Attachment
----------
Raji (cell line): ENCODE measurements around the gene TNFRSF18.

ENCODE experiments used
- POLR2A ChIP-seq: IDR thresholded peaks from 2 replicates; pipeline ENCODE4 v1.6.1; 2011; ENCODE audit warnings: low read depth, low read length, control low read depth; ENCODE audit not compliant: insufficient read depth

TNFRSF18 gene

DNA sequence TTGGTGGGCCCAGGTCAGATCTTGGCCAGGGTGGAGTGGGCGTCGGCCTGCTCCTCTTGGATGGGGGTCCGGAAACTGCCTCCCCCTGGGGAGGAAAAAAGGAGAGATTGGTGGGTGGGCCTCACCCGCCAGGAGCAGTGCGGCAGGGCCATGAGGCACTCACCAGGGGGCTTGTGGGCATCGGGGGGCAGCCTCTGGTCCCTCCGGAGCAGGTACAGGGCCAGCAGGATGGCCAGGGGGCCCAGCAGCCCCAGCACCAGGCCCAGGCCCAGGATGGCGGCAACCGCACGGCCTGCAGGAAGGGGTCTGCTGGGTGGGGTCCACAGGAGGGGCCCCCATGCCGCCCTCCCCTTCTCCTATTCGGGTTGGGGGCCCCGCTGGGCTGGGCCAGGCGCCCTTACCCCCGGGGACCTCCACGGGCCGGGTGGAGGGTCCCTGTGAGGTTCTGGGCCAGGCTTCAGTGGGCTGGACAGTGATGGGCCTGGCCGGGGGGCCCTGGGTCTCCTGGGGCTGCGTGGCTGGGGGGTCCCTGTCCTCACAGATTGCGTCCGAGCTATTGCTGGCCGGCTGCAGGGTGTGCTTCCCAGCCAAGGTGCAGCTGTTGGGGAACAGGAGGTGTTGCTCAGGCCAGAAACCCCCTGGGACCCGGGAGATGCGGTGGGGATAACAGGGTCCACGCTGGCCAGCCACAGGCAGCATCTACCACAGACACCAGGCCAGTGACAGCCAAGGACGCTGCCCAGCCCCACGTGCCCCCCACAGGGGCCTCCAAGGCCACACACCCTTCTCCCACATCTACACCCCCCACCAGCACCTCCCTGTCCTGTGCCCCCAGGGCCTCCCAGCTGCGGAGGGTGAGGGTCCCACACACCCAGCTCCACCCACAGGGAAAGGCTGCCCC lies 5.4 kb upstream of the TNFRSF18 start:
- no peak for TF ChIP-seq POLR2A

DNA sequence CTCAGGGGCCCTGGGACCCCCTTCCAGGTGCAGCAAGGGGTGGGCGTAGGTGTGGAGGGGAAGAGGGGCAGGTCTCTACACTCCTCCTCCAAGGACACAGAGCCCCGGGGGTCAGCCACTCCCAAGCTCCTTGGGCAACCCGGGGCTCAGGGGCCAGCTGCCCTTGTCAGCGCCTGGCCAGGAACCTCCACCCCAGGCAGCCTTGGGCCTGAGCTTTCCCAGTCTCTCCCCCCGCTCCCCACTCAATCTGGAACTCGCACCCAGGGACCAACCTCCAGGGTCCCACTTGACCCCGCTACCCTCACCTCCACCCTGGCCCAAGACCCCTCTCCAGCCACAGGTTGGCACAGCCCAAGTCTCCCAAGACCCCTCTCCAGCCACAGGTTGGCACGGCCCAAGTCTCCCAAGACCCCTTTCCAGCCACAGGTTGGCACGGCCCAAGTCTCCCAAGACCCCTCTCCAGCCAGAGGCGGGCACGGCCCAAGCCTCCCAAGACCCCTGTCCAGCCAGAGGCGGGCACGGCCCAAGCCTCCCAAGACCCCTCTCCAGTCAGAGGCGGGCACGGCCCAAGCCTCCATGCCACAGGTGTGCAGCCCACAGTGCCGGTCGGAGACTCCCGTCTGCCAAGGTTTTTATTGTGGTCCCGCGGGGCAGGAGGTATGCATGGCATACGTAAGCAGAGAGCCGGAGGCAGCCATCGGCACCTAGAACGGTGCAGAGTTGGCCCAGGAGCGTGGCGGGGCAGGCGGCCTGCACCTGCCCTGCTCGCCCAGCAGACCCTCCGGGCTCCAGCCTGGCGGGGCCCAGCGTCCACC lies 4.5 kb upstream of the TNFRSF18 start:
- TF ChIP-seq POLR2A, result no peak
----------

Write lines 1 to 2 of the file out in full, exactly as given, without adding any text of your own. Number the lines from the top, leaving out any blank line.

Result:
Raji (cell line): ENCODE measurements around the gene TNFRSF18.

ENCODE experiments used